Line Item Veto Flashcards, test questions and answers
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What is Line Item Veto?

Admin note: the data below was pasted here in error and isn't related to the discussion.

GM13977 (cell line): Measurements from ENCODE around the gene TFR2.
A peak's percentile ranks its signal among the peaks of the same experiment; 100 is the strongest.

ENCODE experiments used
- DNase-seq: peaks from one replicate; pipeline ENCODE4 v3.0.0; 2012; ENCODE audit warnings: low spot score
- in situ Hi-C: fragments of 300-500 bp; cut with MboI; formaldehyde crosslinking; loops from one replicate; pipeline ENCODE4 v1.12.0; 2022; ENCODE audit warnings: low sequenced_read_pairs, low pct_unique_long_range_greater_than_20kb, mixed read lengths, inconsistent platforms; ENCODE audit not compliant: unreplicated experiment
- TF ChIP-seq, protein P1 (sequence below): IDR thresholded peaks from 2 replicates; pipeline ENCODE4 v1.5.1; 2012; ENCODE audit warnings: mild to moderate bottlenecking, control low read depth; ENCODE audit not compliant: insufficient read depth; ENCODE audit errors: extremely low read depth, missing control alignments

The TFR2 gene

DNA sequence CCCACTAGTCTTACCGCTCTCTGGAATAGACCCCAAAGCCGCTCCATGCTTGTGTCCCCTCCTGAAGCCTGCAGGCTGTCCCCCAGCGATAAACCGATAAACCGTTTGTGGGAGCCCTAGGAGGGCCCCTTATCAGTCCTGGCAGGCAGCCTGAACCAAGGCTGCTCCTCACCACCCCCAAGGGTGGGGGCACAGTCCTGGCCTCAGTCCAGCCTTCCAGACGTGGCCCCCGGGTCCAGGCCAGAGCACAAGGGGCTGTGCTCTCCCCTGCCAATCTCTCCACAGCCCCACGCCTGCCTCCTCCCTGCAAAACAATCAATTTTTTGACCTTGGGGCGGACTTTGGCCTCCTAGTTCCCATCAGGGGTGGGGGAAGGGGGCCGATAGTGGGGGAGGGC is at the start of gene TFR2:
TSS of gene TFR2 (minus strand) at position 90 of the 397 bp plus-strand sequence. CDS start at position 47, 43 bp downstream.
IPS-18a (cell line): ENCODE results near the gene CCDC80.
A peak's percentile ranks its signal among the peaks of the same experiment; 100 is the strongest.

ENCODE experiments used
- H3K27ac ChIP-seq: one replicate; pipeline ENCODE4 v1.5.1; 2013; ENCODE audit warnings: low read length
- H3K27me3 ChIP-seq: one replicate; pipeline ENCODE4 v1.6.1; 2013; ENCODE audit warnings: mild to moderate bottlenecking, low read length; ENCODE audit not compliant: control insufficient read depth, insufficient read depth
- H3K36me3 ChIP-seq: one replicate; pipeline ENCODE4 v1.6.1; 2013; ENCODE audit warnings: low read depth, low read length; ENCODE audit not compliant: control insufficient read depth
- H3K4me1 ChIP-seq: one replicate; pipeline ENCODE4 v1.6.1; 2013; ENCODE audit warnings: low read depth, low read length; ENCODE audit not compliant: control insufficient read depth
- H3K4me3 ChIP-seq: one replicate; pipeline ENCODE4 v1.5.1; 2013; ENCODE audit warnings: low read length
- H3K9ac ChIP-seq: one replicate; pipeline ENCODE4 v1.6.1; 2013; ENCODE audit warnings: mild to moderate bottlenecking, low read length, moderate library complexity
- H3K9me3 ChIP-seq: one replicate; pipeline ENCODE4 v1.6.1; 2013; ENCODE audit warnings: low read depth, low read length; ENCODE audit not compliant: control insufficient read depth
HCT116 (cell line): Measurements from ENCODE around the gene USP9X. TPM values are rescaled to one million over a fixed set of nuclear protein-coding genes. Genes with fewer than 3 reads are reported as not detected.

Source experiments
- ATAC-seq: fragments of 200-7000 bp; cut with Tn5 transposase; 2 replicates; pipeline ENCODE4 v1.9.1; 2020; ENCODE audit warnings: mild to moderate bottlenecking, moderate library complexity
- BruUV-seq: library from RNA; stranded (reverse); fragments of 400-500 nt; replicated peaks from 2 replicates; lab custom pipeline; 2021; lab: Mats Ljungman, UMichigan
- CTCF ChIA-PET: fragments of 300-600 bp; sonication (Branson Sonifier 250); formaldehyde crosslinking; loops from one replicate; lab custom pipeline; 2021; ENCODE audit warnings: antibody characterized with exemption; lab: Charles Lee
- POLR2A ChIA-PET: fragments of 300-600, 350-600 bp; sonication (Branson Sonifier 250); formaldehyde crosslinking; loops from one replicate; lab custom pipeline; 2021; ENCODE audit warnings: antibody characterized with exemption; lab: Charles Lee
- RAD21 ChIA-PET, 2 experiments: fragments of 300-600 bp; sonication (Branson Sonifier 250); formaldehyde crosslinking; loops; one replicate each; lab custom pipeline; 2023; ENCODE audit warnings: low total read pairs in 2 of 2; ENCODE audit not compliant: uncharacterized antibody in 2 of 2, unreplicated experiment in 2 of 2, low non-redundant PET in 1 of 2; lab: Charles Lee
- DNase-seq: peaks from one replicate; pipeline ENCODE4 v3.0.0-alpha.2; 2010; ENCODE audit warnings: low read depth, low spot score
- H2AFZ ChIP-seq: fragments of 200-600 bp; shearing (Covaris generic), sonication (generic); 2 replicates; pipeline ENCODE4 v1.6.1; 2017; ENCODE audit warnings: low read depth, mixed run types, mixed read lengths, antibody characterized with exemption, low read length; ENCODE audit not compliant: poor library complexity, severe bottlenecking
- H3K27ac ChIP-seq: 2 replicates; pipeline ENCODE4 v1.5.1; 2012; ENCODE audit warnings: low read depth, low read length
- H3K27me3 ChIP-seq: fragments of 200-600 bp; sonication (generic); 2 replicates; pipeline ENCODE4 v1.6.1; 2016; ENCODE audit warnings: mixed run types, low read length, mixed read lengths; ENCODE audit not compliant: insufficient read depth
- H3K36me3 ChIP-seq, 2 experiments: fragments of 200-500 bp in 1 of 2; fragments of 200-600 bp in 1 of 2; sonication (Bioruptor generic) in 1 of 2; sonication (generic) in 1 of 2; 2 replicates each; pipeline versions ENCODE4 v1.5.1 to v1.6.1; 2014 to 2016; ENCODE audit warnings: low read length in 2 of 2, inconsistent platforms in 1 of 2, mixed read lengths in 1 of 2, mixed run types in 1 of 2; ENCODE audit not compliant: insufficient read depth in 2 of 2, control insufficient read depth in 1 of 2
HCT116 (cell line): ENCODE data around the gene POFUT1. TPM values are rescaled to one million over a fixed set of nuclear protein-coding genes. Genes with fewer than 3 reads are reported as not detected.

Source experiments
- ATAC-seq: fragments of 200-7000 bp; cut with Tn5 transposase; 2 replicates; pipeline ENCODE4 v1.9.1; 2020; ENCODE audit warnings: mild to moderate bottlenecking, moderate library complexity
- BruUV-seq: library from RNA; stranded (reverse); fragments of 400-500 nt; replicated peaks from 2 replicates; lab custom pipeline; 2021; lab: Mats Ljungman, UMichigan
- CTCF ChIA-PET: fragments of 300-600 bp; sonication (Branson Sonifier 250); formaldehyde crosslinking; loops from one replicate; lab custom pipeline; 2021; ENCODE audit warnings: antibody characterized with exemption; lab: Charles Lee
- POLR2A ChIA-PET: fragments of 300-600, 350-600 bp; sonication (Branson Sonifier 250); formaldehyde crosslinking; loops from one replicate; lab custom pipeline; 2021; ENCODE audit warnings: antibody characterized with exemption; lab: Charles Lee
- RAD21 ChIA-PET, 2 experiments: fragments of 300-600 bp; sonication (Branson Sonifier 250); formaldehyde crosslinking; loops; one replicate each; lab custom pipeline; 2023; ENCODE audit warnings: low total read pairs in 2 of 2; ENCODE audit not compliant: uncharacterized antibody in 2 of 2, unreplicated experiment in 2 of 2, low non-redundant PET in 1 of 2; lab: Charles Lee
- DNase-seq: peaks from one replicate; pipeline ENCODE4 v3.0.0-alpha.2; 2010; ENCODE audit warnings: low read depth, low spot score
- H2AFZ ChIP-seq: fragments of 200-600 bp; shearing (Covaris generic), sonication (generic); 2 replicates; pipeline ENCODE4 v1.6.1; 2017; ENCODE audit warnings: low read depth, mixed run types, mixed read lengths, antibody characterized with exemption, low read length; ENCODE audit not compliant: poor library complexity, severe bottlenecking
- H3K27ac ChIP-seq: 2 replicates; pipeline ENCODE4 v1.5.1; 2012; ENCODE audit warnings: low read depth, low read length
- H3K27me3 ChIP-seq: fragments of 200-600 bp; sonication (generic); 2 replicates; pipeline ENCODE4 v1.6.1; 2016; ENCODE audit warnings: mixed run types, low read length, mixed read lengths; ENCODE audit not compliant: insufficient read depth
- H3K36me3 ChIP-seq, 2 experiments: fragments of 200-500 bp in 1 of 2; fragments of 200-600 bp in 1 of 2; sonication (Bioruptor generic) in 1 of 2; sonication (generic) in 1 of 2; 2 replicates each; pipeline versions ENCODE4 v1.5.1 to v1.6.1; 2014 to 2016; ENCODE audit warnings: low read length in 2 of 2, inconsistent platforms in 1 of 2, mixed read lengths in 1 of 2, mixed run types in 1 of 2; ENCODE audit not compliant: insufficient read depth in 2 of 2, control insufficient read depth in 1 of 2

The line item veto is the power of a president or governor to reject individual provisions in a bill without vetoing the entire legislation. This authority is rare and has been used sparingly throughout history, but it can be an effective tool to help control government spending and promote fiscal responsibility. The line item veto was first used in 1876 by U.S. President Ulysses S. Grant, who vetoed several military appropriations bills that he felt were too expensive or unnecessary. The practice was later codified into law by Congress in the Line Item Veto Act of 1996. This act gave presidents the power to disapprove individual spending items from appropriations bills; however, it was declared unconstitutional by Supreme Court in 1998 on the grounds that it violated Article I of the Constitution which gives Congress exclusive authority over federal spending decisions. Since then, several states have adopted line-item-veto powers for their governors through state constitutional amendments or statutes. These laws generally provide for a limited amount of time for a governor to exercise his or her veto power (usually three days). During this period, he or she must review each line item and determine whether it should be approved or rejected based on fiscal soundness and other considerations such as its effect on current policy objectives or public opinion at large. If approved, the provision will become part of law; if not, it will be struck down immediately with no further action needed from either chamber of legislature. Although relatively few states have chosen to use this form of executive power, those that have are able to better manage their budgets and ensure that taxpayer dollars are spent wisely on projects that benefit constituents most directly instead of being squandered away on superfluous expenditures pushed through by special interest groups with political clout.